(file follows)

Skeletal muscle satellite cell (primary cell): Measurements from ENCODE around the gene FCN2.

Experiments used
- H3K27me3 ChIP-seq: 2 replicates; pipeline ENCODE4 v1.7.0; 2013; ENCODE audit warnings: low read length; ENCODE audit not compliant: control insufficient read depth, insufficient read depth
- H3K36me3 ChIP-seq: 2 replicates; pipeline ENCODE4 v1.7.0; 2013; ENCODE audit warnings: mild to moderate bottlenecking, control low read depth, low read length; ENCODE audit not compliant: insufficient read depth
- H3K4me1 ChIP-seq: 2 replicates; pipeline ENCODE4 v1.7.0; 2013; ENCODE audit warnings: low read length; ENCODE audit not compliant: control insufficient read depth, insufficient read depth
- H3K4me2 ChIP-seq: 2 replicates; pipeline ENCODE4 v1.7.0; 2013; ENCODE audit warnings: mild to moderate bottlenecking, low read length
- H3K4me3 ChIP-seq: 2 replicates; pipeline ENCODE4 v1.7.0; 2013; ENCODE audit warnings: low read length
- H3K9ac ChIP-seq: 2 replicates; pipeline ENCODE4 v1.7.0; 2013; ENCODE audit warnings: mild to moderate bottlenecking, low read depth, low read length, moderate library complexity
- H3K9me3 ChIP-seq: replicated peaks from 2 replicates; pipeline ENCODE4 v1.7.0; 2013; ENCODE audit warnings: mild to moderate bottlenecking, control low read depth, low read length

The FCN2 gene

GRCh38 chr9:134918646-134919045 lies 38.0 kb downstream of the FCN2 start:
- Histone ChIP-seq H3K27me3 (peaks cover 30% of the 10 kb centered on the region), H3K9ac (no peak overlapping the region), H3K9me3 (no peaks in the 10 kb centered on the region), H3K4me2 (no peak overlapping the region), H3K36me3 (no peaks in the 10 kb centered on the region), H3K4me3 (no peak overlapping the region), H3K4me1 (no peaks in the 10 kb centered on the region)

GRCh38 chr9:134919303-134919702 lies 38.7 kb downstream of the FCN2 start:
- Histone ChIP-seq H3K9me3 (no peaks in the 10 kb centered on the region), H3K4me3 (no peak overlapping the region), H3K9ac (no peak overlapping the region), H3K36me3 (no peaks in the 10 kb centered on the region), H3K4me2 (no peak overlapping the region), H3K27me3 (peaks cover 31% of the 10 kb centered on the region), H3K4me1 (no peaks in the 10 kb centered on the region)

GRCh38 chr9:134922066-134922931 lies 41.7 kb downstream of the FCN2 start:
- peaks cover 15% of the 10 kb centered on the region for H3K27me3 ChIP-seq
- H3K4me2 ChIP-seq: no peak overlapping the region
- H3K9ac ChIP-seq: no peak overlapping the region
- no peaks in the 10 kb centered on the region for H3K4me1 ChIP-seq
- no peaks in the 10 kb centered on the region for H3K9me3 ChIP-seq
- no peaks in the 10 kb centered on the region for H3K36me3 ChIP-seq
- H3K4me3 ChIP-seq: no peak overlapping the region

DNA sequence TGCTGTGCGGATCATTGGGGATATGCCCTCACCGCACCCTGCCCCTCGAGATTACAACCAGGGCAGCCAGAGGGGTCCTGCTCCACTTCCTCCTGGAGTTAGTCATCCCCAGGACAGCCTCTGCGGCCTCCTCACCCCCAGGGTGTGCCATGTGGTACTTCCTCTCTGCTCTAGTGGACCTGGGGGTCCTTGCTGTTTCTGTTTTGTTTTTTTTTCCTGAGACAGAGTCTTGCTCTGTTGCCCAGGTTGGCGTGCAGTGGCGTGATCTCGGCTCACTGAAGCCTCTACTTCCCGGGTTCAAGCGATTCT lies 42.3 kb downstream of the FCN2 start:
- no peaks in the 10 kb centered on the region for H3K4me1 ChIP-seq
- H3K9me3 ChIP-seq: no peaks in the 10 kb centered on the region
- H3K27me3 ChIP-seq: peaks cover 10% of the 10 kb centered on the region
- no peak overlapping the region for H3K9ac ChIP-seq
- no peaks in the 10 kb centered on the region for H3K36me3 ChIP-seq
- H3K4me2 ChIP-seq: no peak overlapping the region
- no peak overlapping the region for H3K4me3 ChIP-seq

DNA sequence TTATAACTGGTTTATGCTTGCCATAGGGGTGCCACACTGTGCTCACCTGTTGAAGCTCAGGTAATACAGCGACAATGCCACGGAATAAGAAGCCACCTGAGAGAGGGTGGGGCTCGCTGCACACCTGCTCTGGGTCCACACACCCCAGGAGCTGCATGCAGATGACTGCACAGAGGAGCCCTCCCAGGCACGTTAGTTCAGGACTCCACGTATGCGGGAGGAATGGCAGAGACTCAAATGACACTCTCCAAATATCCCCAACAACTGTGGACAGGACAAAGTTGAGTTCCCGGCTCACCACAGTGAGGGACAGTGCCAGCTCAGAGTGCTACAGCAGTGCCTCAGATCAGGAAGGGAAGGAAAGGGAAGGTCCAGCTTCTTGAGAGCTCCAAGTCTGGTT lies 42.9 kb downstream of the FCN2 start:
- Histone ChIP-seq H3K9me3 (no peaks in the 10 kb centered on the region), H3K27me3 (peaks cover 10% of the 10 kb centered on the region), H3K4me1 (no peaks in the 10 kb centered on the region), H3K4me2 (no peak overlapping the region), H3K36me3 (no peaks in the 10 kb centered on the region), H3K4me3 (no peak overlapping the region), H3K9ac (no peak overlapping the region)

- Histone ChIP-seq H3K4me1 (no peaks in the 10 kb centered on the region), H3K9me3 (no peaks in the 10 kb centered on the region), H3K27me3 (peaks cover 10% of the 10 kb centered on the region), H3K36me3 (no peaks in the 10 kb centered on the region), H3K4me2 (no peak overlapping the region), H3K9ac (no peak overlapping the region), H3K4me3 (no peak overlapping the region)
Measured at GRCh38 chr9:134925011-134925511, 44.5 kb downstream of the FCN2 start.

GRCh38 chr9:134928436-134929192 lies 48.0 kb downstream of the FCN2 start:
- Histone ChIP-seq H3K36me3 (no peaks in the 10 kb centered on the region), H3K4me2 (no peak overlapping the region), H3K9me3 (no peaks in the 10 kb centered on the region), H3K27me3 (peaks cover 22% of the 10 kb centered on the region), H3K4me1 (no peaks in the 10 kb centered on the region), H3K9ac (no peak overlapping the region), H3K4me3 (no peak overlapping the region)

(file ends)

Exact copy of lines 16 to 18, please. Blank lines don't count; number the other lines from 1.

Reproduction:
- peaks cover 15% of the 10 kb centered on the region for H3K27me3 ChIP-seq
- H3K4me2 ChIP-seq: no peak overlapping the region
- H3K9ac ChIP-seq: no peak overlapping the region